Q & A with Patrick Head

Conducted and provided by Williams's press office

Q & A with Patrick Head

Q. The team seems to have faired well in winter testing. What are your expectations for the season ahead?

Patrick Head: We want to continue our progress back, from a very low point of 2006, to being a leading team, always in a position to challenge for race wins and the Championship.

Q. The media are speculating that Williams could be the leading team behind Ferrari and McLaren this year, is this realistic?

PH: It is too early to say where we will be in the pecking order. It looks as if Ferrari and McLaren have made strong progress from 2007, BMW have a car that seems quick and Renault have made progress, I am sure some of which is coming from the cockpit with Alonso back at the helm.

Red Bull are beginning to look stronger and Toro Rosso are making the best of a car that they are familiar with, they certainly cannot be dismissed. We have certainly made progress, but we will not see where we stand until after the season starts.

Q. What improvements have been brought to the FW30 over the FW29 and how is it technically different to its predecessor?

PH: The FW30 is a progression along the theme of the FW29, although the cooling installations are quite different. Obviously it has benefited from nearly nine months' of aero development from the original FW29, although some of the changes have been applied during the FW29's development through 2007.

Q. The team finished last year's championship in fourth place, a major step up from 2006. Could a fight for the championship be on the cards in two or three seasons' time?

PH: We never design a new car to be fourth! Obviously we are always designing for the highest possible position, so the result depends upon our relative capability at the time. Although Nico will be starting his third season in F1, Kazuki will be starting his first, so the driver line-up will not be as experienced as might be expected for a team competing for a championship.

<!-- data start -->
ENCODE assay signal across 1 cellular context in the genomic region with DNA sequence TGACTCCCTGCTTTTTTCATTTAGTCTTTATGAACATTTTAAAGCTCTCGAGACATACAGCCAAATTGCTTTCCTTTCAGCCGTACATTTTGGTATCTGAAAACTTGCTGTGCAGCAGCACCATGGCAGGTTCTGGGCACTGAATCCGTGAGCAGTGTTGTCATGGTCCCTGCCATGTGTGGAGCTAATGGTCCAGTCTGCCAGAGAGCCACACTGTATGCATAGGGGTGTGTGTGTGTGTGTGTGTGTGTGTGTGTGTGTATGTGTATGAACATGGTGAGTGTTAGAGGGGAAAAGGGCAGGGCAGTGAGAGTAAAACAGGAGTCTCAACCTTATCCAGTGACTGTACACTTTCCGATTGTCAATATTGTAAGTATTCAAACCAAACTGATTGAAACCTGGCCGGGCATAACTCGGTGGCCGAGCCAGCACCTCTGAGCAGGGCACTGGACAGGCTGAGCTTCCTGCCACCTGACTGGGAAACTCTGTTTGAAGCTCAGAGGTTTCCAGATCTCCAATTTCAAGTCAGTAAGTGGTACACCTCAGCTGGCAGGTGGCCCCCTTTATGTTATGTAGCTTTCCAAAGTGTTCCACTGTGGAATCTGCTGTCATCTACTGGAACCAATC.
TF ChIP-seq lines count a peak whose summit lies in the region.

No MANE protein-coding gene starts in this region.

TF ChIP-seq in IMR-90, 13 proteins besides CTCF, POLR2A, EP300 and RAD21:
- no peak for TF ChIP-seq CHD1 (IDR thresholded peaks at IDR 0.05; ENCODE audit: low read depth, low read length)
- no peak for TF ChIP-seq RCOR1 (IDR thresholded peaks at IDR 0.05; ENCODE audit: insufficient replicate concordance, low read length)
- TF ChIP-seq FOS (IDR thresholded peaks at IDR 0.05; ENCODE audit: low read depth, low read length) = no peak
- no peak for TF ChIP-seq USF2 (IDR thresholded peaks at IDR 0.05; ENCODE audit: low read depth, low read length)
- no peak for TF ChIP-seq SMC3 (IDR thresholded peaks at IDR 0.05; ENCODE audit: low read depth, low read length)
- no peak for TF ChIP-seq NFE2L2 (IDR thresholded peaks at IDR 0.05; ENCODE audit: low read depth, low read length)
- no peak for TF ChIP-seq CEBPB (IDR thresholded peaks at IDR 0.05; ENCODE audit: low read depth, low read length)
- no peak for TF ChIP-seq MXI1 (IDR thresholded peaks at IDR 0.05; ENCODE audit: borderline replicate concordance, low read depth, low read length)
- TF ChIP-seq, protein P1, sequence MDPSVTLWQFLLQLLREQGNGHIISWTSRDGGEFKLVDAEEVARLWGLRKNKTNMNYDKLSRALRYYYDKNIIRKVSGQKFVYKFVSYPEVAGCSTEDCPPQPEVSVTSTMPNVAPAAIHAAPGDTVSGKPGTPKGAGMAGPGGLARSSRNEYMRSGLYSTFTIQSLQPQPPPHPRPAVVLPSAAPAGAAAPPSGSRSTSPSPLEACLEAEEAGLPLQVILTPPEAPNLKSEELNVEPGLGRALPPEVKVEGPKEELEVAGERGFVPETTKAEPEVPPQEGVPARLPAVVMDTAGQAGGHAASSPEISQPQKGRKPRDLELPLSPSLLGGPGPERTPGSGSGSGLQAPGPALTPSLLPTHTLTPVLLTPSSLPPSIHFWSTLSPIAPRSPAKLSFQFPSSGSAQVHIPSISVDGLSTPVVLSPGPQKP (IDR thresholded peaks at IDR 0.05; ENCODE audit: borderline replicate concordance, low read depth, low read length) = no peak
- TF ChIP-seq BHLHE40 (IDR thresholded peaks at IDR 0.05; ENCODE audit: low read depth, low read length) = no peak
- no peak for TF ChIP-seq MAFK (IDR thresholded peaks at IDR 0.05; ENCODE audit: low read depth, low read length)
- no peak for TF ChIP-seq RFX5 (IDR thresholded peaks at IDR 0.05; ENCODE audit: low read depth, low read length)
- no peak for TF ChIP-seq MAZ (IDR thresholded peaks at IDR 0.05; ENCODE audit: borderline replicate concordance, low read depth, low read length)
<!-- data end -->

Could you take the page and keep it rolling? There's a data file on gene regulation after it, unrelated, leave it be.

However, we intend to be regular podium visitors in 2008. The reliability of current Formula One cars means that this can only be achieved with a car that is close to front running performance.

Q. Nico enters his third season as a race driver for the team and Kazuki is making his debut. Are they working well together?

PH: Yes, they are. Kazuki is steadily increasing his speed, particularly with qualifying simulation of a single lap on new tyres. We expect Nico to be our lead driver, but Kazuki will give a good account of himself.

Q. 2008 is a celebratory year for Williams in which 500 GPs and 50,000 racing laps will be reached. Did you foresee such longevity when you started the team?

PH: I don't think either Frank or I thought about it. Formula One teams in those days tended to come and go. In our first five years or so it was a financial struggle to survive, but luckily we started winning races and then Championships quite early, so this made the financial side stronger.

Q. What has been the biggest change in Formula One you've witnessed during your tenure?

PH: The scale of the activity has changed enormously with the level of coverage. Now some teams have well above 100 personnel that they take to each race, many of whom have no operational connection to the running of the cars, but are from marketing or the logistics-support side.

Q. Your relationship with Frank has endured for over 30 years. What is the key to its success?

PH: Fundamentally, Frank and I have a similar view about the joys of motor racing and we both look after different parts of the challenge; myself on the technical side and Frank on marketing and finance, as well as relationships with our senior partners, so we do not trip over each other too much.

Q. Did you envisage you would achieve 16 world championships when you set up Williams F1?

PH: No, not at all, but we both wanted to achieve as much as possible.

Q. If you could pinpoint one overriding element to the team's success, what would it be?

PH: Consistent guidance from the top, an understanding that F1 is essentially a technical and organisational problem as well as an appreciation of how much we rely upon the skills and enthusiasm of our employees.

Q. Out of 500 races, which has been your most satisfying?

PH: Winning races is satisfying, but it is what we set out to do, so not winning is failing in that task. Once the race is over, both Frank and I tend to be thinking about the future.

Q. And lastly, what are your predictions for the 2008 season as a whole?

PH: That the races will be contested mostly between Ferrari and McLaren, as in 2007, that at least one race will be won by a third team and that Williams will make progress from 2007.

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